In their blind and beggarly condition, the envious are made to feel the need for other human beings. They are all leaning on each other: “the one supported the other with his shoulder and all were supported by the bank.” (59-60) In this way, Purgatory re-establishes the lost habit of seeing and cherishing the natural goodness and necessity of human interdependence, of human community. As for the most gruesome aspect of their purgation, the sewn up eyelids, this could be taken cynically as no more than divine payback: The envious looked askance at the goods of others and now must pay the price, but that ignores the therapeutic function of the torment. Like every other sin, envy hurts the soul of the sinner; in particular, it hurts the soul’s rational capacity for seeing what is naturally good. Envy makes this aspect of sin explicit. The envious have damaged their capacity to see properly and to rejoice at the sight of other people’s good. The wire through the eyelids is the violent cure for violent seeing: When the envious one wishes to see a good—whether wealth, success, power, position, looks, talent, or popularity—but instead sees it destroyed and negated simply because it is not his. Envy is a self-inflicted wound, a self-blinding, and the wire through the eyelids functions to stitch up the wound and ultimately restore clear sight of what is good, good apart from its possessor.
In this canto and throughout the Comedy, natural goodness finds its image in the Sun, which ungrudgingly bestows its gift of light and warmth on all alike. The Sun, for Dante, is the image of natural reason. At the very opening of the canto, Virgil addresses the Sun in a beautiful prayer as he acknowledges the liberality that envy destroys:
‘O sweet light by trust in which I enter on this new road…do thou guide us with the guidance that is needful in this place. Thou givest warmth to the world, thou sheddest light upon it. Unless other reason urge the contrary thy beams must always be our guide.’ (13, 16-21)
“Other reason” here refers to the agents of supernatural light, the angels whom Dante and Virgil meet along the way.
Dante sees the penitents force tears out from under their sewn up lids. He addresses the group in words of hope: “O people assured of seeing the light on high which alone is the object of your desire.” (85-87) He then asks, in effect: “Any Italians here?” Dante wants to know so that he might help his fellow countrymen by praying that their torment may be quickened.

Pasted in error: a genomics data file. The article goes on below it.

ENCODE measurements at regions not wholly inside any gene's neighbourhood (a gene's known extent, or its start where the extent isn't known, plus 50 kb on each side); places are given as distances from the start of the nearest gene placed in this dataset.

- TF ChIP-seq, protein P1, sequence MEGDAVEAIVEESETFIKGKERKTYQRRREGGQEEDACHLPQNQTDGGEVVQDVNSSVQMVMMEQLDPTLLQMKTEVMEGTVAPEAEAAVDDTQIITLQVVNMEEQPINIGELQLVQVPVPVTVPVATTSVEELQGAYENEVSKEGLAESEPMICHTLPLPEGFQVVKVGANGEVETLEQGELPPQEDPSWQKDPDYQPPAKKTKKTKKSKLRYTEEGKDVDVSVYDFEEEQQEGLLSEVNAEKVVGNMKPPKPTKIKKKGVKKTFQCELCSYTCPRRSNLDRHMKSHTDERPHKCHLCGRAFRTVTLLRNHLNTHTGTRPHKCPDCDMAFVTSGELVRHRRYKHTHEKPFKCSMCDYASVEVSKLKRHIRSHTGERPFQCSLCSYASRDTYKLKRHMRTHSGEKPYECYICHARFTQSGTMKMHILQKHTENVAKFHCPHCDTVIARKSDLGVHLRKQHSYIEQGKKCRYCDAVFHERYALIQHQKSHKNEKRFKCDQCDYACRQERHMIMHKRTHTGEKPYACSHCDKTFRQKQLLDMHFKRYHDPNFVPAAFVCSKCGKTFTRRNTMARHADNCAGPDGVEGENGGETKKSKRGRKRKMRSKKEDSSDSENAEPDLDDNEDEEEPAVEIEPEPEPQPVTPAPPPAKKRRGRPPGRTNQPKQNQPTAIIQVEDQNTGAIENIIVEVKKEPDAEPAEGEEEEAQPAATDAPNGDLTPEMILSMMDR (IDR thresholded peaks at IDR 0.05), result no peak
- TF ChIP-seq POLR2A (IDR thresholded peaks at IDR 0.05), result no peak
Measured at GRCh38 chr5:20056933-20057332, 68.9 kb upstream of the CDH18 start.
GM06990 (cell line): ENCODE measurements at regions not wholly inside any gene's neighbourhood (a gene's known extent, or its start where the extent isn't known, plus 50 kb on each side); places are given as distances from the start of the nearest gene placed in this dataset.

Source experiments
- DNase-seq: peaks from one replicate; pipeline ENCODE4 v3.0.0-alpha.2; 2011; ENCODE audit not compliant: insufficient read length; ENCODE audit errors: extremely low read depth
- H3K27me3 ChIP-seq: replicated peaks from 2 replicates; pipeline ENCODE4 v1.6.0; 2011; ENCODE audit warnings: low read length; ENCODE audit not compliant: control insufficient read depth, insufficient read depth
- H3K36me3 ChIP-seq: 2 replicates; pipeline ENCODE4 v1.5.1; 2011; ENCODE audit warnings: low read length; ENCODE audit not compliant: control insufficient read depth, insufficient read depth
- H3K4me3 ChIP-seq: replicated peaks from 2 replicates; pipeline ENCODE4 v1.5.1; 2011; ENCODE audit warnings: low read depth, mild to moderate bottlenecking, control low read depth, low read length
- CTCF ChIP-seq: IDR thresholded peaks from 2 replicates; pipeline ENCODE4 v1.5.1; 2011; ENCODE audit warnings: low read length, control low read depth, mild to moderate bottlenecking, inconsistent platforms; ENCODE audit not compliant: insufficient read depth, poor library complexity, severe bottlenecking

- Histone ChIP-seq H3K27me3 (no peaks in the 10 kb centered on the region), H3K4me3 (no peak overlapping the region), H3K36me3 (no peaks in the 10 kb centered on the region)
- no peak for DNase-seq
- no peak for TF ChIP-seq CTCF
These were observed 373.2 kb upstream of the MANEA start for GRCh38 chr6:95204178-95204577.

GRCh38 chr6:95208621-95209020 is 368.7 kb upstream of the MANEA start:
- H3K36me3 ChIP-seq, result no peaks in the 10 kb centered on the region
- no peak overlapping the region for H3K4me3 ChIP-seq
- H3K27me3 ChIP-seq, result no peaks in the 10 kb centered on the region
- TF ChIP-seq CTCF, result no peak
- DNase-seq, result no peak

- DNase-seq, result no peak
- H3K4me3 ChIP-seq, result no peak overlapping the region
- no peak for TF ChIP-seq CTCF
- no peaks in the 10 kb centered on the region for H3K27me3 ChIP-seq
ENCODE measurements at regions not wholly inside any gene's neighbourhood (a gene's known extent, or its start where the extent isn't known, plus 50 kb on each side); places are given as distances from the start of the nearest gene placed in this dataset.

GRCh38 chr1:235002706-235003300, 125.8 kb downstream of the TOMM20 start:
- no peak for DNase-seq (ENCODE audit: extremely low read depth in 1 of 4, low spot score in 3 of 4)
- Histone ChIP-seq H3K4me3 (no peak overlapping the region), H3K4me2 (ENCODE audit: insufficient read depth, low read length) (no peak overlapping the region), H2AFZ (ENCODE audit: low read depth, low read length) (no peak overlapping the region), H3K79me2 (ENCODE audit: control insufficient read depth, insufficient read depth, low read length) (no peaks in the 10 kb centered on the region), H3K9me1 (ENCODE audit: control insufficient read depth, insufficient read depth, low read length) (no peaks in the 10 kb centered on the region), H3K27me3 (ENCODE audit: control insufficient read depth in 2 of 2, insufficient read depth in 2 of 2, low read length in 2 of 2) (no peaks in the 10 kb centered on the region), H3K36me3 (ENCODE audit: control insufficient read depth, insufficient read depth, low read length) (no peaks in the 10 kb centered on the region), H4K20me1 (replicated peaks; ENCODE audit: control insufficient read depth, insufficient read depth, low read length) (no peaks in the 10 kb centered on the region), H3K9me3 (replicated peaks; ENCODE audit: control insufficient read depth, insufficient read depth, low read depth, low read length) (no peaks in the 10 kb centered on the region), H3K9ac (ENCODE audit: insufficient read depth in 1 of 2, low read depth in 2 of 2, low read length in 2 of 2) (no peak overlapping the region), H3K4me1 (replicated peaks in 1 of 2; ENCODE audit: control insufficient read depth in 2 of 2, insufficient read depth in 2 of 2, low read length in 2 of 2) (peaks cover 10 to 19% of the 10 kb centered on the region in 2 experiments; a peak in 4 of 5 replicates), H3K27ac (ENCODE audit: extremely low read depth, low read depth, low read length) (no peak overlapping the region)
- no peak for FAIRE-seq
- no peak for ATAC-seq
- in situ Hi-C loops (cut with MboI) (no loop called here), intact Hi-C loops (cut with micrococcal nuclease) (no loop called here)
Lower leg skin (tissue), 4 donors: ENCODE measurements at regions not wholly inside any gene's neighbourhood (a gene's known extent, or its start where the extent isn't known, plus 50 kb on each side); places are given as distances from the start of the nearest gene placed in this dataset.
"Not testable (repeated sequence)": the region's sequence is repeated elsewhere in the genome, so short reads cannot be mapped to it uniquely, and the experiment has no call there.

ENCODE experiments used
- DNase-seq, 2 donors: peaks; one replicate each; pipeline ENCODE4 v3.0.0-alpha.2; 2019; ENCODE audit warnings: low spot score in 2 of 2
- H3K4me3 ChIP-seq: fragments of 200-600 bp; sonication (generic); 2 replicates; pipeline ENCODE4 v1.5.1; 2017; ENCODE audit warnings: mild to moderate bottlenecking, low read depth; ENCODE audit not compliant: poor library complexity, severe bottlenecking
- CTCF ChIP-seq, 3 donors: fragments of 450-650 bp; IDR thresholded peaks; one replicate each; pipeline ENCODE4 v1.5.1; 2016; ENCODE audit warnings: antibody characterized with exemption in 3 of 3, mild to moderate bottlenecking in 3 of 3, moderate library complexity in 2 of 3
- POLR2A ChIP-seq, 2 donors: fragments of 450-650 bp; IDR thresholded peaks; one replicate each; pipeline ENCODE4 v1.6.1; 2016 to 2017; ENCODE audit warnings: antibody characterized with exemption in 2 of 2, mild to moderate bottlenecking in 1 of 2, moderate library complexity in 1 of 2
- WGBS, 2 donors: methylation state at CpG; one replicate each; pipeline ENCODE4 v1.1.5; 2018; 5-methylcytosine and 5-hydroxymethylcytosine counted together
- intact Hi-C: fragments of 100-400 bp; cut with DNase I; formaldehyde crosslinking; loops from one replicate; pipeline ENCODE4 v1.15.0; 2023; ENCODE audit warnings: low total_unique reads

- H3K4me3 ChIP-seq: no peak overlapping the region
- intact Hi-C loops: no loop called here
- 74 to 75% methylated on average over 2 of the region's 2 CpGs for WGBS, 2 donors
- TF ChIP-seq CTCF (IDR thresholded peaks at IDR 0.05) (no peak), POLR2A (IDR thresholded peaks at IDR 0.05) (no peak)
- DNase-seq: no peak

The soul first to respond is that of Sapia, a noblewoman from Siena. Her political affiliation led her to being exiled from her native city—just as Dante, for similar reasons, was exiled from his native Florence. Sapia addresses Dante graciously, as Francesca had done. But she also corrects what she perceives as too strong an emphasis on political identity, which is often the source of envy. “O my brother,” she says, “we are every one citizens of one true city.” (94-95) Sapia speaks as though she is already in Heaven, the City of God, where political identity and identity politics are meaningless. And well she might, since those in Purgatory are assured of eternal bliss. Her mild correction of Dante’s nationalism springs from her newfound wisdom, her on-going education in the transcendence of envy. It recalls the vicious rivalries among cities that plagued Italy in Dante’s day. The lesson is not that love of one’s own is bad, but rather that, when corrupted by envy, it leads to partisan hatred and outright war. In the two cantos devoted to envy, politics is at the forefront. Politics is the realm of human experience in which envy and the will to demonize and destroy are most active, as the exiled Dante knew all too well.
Sapia puns on her name, which resembles savia, sapient or wise. “Sapient I was not though I was called Sapia,” she says, “and I rejoiced far more at others’ hurt than at my own good fortune.” (108-111) She tells Dante that she was mad, folle, since at a mature age, when she ought to have been thinking about her final end, she indulged infinite, insatiable envy. She tells the story of how, from her castle near the city of Colle, she saw the battle in which the army of her townspeople, those of the political party that had driven her out, was defeated by Florentines of her own party. She had prayed that this day would come, and it did—not because she prayed, but because God willed it. (117) She saw one of the Sienese leaders, her nephew and political enemy, Provenzan Salvani, killed in the battle, and she rejoiced, or, as she puts it, “was filled with gladness beyond all bounds.” She was so glad that she no longer cared what happened to her. She turned her “bold face” to God and prayed: “Now I fear Thee no more!” Salvani, the nephew, appears in an earlier canto, on the terrace of pride. (11, 109 ff.) The twisted political situation shows how envy pits city against city, party against party, in the madness of invidious one-upmanship. Envy destroys natural unity. It rips families apart and even causes family members to rejoice in the death of their own flesh and blood. Witness Cain, the exemplar of envy, who killed his brother when Abel’s sacrifices were accepted and his were not.